We’re building a better environment…
Town of DeWitt Watershed Projects
The Town of DeWitt has two watersheds within its borders, the Ley Creek Watershed and the Butternut Creek Watershed. We are actively pursuing mitigation efforts with the Ley Creek Watershed; we’re also building parks, greenspace, and a trail system throughout the Butternut Creek Watershed.
What is a watershed?
A watershed is an area of land that “sheds” water – rainfall - into a specific body of water. The water then flows into successive bodies of water until it ends up in the ocean. The Ley Creek watershed encompasses several areas of DeWitt & East Syracuse, including: the Village of East Syracuse, the Park Hill, Parkwood, Franklin Park, Dunrovin, Collamer, and Genesee Hills neighborhoods. Ley Creek flows into Onondaga Lake which streams into the Seneca River, then into the Oswego River where it flows into Lake Ontario, on into the St. Lawrence Seaway, and finally into the Atlantic Ocean.
Water do watersheds have to do with me?
How water flows across the topography – the land – of an area, directly impacts the effects of standing water and flooding, as well as the overall environment. So, even our local watersheds are integral to the “big picture” of the environment; the flooding and droughts we see all across the country due to climate change can be mitigated to some degree by how we manage our local watersheds.
DeWitt’s Ley Creek watershed is very flat; that means water moves very slowly from our town to Onondaga Lake, which is why we have standing water and flooding issues. Historically, our area was swampland, logged off for agriculture, then later developed for residential and industrial uses. Swamps store large amounts of water in the spring, but dry as the summer progresses. Now, because the land is developed and most of the watershed has been altered, heavy rains are routed through storm drains into our streams which have been hardened and channelized; as a result, the water has nowhere to go and instead floods low lying properties. Flooding is not only dangerous, it pollutes our waterways and can cause significant property damage. The heavy rainfall of this past summer exacerbates the challenges of a very flat watershed, which amplifies the importance of taking measures to mitigate negative impacts. To see a map of the Ley Creek Watershed, click here.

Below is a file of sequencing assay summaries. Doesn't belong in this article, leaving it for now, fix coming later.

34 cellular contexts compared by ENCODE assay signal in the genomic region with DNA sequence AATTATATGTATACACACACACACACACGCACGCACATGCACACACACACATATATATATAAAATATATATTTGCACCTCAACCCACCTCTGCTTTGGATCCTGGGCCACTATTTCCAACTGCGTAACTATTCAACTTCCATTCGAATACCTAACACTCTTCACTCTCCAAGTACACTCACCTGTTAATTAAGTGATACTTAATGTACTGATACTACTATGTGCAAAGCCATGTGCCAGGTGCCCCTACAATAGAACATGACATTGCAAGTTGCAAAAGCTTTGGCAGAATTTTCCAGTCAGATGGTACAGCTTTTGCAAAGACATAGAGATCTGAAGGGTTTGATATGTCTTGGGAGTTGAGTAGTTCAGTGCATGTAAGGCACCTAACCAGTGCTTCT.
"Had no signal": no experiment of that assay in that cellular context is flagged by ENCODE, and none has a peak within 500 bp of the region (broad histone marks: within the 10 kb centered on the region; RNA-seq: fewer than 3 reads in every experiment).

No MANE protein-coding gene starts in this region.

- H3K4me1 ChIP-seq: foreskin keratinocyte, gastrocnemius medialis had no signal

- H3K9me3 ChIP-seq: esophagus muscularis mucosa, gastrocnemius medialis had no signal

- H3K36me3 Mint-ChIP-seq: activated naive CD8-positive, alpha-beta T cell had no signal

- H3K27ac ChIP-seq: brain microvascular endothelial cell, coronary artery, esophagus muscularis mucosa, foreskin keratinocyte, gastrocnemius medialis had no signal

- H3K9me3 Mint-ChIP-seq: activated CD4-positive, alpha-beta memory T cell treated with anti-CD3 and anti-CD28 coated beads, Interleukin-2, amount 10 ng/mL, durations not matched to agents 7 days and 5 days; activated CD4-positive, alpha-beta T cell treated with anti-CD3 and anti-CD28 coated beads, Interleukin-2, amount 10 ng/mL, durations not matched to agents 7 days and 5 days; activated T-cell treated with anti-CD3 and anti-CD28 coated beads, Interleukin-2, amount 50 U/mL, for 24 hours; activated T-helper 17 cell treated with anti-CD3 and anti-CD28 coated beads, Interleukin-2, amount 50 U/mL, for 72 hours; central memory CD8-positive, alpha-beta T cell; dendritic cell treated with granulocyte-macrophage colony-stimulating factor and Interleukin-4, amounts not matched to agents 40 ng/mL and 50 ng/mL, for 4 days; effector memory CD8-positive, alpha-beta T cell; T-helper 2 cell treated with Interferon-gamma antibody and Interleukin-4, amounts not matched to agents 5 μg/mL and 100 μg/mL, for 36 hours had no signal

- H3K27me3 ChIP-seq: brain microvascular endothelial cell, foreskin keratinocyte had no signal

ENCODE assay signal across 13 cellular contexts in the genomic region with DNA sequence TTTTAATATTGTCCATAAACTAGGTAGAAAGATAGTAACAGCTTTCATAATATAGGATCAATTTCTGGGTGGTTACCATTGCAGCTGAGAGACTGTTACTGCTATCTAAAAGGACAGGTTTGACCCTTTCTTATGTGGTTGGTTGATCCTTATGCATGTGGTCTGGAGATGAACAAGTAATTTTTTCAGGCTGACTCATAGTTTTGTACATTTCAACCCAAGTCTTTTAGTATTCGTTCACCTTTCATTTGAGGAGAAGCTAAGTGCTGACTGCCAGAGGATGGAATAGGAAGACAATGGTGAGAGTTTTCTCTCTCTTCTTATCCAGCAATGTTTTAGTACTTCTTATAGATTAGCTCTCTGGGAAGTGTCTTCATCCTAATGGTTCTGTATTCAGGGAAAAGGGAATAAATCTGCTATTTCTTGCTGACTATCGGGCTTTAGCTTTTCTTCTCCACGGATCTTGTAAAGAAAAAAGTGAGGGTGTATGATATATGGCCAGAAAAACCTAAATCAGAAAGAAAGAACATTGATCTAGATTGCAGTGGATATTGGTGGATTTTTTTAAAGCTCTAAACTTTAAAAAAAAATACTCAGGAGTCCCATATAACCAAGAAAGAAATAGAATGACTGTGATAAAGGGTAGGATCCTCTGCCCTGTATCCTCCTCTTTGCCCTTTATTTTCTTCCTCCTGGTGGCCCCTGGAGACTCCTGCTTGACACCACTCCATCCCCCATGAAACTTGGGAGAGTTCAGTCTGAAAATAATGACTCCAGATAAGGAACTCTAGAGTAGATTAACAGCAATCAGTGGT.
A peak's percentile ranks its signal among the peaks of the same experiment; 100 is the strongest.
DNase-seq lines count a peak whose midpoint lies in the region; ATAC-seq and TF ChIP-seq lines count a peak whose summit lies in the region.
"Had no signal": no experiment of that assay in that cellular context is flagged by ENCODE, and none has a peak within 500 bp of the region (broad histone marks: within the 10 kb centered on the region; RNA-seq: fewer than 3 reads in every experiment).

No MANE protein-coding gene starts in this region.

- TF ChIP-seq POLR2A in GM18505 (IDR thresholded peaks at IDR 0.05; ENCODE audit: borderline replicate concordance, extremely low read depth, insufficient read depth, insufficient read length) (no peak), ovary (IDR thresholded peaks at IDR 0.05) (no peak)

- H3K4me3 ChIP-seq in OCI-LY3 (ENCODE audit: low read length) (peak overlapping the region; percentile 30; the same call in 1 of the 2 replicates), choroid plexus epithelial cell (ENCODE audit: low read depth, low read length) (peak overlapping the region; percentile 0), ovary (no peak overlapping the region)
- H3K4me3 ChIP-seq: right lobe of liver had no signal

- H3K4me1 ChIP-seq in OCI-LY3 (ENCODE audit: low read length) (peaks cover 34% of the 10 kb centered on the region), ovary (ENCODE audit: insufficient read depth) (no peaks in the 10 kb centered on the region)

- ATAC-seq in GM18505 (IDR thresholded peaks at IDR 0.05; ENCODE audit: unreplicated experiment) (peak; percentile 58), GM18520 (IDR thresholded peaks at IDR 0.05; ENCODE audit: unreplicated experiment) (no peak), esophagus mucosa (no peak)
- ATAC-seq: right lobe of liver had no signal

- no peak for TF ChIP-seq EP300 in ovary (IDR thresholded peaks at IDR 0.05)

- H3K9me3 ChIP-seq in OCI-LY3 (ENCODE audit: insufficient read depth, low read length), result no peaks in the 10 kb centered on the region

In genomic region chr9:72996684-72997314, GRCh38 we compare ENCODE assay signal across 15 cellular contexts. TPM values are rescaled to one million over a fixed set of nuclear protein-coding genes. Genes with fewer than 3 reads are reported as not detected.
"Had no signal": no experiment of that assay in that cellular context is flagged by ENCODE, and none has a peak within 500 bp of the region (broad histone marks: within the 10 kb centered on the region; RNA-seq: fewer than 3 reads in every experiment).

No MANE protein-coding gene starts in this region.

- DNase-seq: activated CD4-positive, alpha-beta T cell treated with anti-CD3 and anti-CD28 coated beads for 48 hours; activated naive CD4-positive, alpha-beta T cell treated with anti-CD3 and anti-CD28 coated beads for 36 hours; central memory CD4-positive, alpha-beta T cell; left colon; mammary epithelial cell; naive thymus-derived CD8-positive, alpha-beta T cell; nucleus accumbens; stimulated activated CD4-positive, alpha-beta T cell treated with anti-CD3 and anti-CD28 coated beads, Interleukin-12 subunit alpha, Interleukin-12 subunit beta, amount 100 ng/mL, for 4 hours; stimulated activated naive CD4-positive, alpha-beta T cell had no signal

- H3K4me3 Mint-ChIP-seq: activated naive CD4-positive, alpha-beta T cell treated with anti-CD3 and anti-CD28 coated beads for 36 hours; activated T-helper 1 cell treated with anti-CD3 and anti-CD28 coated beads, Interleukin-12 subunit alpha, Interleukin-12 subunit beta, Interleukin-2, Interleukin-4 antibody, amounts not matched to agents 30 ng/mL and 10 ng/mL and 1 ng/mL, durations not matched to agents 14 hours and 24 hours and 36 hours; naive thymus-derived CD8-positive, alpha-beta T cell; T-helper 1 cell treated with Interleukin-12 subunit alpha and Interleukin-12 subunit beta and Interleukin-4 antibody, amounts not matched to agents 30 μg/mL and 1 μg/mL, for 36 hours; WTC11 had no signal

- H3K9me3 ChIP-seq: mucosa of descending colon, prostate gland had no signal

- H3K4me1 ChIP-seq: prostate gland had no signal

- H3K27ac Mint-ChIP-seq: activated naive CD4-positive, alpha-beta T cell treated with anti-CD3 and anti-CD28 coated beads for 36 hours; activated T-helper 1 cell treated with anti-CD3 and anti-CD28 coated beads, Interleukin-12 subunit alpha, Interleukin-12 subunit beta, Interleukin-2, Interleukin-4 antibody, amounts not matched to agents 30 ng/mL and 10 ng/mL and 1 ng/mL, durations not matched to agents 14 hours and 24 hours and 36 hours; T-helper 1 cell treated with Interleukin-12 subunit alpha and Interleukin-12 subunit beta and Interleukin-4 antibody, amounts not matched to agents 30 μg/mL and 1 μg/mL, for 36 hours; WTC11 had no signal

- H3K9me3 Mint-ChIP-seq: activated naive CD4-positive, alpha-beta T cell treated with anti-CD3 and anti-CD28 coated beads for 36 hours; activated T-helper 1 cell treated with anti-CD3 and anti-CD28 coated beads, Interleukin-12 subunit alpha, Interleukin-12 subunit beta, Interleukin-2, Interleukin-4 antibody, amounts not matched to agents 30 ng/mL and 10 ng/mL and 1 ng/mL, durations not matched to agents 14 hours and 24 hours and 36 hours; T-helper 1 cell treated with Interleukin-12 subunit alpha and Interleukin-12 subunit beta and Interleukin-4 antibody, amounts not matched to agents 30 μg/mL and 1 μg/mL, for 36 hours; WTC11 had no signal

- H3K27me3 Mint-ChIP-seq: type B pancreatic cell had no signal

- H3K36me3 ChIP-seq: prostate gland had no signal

Ley Creek Watershed Project
The objective of the Ley Creek Watershed Project is to abate standing water and flooding as much as possible in DeWitt. So, how are we doing that? Through a variety of methods such as tree planting, rain barrels, protective laws, French-drain storm drains, retention/detention ponds, and stream restoration including: de-channelization, hydrologic structures, substrate improvement, and wetland creation.
One simple but very effective way to mitigate standing water and flooding – as well as improve the health of our streams and support the organisms that live in streams – is to plant trees. Trees reduce run-off by “catching the rain on their leaves and stems,” taking up water through their roots, and through evapotranspiration, a process by which water is transferred from the soil and other surfaces to the atmosphere by evaporation and by the transpiration from plants. Essentially, trees act like a sponge and a mister; sucking water up through their roots and releasing or evaporating the water out through their leaves. A single, mature oak tree can transpire up to 40,000 gallons of water in a year.
Planting trees along Ley Creek and throughout the Ley Creek watershed will significantly help reduce standing water and flooding. Trees also help to clean polluted runoff from nearby residential and industrial development; trees help to shade a stream and thus reduce water temperature, thereby increasing the oxygen levels in the water. This supports fish and other aquatic organisms. Our warmer summers, due to climate change, need the help of trees to keep our streams living bodies of water.
A myriad of mitigation actions and legislation